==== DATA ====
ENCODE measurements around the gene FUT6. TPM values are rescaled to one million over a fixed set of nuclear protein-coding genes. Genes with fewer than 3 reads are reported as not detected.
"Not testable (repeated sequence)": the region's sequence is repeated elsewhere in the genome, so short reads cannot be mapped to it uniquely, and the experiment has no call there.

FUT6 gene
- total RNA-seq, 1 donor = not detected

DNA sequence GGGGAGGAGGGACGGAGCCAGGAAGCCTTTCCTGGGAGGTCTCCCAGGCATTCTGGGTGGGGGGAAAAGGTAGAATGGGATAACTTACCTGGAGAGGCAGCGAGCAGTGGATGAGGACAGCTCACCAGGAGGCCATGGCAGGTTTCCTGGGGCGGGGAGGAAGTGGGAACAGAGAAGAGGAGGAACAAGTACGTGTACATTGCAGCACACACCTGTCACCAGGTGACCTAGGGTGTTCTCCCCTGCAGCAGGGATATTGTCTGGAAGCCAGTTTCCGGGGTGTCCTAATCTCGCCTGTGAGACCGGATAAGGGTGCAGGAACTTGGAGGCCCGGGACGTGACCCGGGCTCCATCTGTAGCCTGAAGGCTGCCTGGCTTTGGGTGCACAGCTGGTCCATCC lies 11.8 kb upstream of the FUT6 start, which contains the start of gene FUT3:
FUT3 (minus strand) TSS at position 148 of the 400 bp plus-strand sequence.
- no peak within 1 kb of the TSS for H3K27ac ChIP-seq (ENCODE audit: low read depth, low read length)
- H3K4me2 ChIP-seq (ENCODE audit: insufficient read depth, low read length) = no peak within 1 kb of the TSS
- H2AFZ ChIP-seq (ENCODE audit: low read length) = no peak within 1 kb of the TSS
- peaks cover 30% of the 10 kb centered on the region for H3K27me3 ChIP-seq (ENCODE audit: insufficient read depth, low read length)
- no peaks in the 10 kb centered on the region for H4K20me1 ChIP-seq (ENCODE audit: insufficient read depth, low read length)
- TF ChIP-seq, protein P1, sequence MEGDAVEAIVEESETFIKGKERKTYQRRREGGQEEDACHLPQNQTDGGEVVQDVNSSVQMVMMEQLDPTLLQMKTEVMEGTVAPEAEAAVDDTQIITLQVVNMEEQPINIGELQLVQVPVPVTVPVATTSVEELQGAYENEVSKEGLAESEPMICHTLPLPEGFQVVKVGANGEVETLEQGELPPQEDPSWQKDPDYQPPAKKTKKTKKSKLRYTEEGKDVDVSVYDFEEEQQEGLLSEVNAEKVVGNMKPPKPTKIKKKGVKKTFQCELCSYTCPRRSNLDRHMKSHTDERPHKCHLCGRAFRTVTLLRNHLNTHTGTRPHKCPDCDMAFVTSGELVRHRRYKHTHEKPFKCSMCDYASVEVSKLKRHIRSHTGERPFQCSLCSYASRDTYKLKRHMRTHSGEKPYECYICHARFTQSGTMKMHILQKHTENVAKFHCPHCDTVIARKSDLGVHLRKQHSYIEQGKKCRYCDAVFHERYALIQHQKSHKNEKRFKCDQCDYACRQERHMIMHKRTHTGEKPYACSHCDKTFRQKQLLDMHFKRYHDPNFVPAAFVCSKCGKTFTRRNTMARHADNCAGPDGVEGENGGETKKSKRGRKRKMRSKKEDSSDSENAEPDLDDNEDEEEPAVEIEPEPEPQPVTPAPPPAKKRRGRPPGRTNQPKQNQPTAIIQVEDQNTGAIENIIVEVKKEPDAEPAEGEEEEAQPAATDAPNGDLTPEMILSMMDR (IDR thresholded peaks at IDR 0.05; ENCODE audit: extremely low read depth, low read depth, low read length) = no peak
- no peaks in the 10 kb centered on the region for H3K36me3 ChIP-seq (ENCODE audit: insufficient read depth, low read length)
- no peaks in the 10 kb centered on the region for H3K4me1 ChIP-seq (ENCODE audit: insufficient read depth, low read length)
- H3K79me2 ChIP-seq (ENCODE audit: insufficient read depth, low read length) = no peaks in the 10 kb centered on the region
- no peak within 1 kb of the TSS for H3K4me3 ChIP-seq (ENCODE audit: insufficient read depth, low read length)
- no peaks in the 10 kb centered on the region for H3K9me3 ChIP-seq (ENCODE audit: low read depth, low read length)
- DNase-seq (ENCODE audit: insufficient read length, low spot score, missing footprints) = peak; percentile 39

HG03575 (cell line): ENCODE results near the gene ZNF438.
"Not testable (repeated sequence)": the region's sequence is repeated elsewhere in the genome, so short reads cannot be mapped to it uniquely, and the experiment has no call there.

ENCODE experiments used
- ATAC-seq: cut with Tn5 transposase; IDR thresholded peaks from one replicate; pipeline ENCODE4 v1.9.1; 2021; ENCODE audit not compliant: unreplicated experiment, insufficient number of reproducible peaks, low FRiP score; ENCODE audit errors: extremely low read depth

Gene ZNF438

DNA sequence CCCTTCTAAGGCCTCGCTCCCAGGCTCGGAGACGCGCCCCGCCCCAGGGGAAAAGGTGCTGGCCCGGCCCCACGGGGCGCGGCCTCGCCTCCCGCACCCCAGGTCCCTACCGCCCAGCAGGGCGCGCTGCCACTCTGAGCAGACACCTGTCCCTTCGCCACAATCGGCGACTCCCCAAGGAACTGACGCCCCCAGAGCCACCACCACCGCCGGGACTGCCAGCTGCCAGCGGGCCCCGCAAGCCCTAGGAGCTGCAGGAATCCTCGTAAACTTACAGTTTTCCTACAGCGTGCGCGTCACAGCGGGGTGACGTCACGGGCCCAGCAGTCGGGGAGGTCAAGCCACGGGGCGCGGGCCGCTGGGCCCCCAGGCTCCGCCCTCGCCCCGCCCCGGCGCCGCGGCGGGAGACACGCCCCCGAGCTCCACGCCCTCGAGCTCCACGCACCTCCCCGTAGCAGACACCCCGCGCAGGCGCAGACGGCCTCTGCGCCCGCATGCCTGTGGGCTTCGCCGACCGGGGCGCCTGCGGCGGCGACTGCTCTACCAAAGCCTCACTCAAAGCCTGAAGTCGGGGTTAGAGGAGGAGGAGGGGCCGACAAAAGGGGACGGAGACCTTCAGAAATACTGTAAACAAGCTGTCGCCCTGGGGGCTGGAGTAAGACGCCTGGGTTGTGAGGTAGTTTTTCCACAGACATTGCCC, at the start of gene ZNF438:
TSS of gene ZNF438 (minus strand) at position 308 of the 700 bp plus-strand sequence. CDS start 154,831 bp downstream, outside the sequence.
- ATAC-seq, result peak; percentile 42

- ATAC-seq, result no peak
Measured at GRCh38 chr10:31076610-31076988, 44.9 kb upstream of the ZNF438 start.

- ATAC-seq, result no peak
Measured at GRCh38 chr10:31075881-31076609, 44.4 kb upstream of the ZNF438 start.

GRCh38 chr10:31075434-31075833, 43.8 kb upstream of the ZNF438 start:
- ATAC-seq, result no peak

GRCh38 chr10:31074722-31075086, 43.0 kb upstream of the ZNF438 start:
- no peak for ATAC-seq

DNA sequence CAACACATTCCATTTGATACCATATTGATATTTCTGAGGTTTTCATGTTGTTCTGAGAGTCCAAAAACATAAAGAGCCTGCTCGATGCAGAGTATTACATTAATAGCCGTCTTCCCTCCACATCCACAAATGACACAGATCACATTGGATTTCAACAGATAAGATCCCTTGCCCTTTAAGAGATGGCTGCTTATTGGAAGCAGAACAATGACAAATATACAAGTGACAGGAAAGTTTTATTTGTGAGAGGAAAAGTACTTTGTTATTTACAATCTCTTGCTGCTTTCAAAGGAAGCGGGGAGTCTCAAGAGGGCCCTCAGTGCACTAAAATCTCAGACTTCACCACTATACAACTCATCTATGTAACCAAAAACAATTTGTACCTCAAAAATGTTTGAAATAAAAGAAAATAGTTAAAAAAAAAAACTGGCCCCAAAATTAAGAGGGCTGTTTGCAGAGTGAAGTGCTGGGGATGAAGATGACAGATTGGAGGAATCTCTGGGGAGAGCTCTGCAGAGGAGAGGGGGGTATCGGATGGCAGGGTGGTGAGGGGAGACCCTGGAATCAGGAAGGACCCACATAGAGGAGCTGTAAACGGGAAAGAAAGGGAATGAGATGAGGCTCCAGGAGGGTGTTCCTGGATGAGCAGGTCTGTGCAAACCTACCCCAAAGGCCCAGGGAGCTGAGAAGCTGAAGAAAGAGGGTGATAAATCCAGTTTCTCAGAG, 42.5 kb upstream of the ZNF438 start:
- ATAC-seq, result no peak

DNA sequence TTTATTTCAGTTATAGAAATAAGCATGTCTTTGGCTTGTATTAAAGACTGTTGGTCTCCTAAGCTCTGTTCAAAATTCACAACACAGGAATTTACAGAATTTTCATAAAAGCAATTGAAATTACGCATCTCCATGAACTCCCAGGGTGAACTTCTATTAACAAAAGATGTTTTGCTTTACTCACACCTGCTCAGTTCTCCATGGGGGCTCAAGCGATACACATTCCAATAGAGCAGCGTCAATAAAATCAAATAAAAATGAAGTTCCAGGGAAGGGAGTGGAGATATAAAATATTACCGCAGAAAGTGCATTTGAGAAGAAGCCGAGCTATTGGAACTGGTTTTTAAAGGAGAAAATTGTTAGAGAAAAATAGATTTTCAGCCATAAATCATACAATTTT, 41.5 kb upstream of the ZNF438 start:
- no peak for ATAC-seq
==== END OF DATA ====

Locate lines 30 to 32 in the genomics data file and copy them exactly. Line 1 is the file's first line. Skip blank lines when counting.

Measured at GRCh38 chr10:31075881-31076609, 44.4 kb upstream of the ZNF438 start.

GRCh38 chr10:31075434-31075833, 43.8 kb upstream of the ZNF438 start:
- ATAC-seq, result no peak